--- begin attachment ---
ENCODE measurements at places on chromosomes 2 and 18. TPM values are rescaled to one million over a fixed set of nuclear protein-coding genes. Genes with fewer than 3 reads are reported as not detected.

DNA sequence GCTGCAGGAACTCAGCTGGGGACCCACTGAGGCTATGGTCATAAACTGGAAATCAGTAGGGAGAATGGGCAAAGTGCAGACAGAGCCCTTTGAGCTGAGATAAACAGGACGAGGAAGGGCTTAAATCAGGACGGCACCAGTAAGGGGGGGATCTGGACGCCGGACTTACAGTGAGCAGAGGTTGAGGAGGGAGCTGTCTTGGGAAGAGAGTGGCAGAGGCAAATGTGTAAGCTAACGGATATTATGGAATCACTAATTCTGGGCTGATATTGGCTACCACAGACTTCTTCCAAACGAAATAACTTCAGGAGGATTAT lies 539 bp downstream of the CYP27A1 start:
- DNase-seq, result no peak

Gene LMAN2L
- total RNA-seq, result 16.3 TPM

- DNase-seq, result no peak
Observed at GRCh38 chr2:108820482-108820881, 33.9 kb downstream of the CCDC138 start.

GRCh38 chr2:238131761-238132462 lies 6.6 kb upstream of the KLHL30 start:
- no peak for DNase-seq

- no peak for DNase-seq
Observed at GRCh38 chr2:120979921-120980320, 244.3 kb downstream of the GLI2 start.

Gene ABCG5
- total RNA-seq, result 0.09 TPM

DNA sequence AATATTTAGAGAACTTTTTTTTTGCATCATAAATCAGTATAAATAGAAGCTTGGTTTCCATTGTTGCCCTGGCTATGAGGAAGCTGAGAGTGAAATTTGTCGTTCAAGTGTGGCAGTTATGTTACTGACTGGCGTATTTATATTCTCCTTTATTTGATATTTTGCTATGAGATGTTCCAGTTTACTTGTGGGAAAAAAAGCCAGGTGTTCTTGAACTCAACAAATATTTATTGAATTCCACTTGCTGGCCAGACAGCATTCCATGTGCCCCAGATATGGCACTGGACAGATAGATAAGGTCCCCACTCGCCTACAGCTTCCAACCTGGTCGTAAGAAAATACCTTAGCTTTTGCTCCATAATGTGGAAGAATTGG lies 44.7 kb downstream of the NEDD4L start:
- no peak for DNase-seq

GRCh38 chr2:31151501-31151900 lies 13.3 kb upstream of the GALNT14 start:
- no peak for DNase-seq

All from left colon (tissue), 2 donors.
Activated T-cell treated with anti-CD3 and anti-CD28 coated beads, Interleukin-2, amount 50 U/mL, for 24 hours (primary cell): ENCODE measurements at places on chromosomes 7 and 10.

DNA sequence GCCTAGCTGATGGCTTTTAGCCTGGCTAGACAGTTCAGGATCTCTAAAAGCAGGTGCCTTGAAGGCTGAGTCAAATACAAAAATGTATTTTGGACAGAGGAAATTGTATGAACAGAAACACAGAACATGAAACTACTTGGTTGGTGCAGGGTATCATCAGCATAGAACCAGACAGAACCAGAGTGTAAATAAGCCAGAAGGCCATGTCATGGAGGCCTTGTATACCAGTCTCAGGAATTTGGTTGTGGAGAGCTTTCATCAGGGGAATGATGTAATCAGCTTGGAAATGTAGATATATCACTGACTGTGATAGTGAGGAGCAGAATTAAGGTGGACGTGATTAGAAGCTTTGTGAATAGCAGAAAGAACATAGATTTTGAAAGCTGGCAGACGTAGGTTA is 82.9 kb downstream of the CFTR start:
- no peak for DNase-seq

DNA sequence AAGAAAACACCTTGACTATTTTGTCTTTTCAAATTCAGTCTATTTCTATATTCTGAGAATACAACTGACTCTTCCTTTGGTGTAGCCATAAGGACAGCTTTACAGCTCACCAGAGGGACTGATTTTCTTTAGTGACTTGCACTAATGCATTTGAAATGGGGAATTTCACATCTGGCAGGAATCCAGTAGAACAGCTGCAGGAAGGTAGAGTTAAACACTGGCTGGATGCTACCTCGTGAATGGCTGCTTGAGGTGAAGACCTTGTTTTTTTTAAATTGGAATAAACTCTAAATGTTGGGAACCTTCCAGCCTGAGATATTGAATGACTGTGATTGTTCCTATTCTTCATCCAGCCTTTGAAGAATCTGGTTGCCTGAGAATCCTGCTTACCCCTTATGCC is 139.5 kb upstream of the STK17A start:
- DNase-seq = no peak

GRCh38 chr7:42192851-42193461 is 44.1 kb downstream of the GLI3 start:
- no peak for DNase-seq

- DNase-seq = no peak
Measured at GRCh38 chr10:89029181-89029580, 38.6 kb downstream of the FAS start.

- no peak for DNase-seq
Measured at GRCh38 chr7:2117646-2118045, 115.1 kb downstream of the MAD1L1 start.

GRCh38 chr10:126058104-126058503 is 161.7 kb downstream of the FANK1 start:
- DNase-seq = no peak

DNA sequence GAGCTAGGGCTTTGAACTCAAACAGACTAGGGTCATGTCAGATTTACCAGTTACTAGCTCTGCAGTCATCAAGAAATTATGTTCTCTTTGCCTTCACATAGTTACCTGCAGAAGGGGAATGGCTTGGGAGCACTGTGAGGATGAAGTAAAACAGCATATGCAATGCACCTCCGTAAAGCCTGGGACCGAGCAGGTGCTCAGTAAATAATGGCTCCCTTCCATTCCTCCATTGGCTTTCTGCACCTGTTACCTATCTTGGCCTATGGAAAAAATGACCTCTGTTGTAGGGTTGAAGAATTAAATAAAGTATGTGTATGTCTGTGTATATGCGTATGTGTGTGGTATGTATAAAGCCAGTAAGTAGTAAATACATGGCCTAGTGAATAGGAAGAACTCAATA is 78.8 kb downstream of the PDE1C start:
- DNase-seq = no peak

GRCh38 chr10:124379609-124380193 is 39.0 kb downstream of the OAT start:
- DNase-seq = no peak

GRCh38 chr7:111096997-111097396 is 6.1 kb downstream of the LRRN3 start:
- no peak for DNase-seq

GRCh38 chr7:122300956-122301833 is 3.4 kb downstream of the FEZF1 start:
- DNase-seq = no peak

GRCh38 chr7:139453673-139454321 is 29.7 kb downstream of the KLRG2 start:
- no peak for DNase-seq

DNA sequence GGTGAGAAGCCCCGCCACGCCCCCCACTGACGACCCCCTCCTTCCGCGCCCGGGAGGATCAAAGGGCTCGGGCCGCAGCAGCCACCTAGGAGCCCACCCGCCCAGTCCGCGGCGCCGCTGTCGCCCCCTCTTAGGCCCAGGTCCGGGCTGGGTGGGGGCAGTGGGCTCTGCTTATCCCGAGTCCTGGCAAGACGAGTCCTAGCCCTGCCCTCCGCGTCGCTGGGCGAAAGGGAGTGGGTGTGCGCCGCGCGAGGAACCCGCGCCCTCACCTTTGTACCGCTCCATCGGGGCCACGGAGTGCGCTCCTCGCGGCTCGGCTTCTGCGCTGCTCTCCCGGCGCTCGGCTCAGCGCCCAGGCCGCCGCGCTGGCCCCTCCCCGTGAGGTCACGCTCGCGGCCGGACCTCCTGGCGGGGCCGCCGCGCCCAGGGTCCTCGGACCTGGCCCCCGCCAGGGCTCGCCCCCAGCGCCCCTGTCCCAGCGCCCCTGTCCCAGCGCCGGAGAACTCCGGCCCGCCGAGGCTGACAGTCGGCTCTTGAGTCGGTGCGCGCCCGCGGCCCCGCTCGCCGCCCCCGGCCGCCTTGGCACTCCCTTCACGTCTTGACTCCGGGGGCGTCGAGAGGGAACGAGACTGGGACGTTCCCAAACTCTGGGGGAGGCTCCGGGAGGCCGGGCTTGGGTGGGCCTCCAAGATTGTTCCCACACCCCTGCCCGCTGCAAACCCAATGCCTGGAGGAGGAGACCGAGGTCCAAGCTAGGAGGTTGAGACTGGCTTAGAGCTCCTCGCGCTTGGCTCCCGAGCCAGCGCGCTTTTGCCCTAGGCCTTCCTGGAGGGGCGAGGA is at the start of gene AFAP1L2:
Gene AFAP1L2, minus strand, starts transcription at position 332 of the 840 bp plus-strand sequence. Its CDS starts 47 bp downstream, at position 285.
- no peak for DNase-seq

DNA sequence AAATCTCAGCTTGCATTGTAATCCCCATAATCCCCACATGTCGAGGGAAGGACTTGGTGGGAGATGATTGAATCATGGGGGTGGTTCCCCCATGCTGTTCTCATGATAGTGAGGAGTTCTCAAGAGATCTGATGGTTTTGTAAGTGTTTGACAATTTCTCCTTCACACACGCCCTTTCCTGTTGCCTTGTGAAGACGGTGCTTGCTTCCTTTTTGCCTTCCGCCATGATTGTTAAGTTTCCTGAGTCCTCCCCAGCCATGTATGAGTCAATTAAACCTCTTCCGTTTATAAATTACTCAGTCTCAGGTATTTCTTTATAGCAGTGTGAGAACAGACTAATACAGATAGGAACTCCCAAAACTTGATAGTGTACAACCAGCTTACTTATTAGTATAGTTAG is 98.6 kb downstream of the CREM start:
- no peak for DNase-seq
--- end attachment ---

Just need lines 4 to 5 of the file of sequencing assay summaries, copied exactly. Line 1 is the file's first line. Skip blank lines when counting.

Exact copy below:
Gene LMAN2L
- total RNA-seq, result 16.3 TPM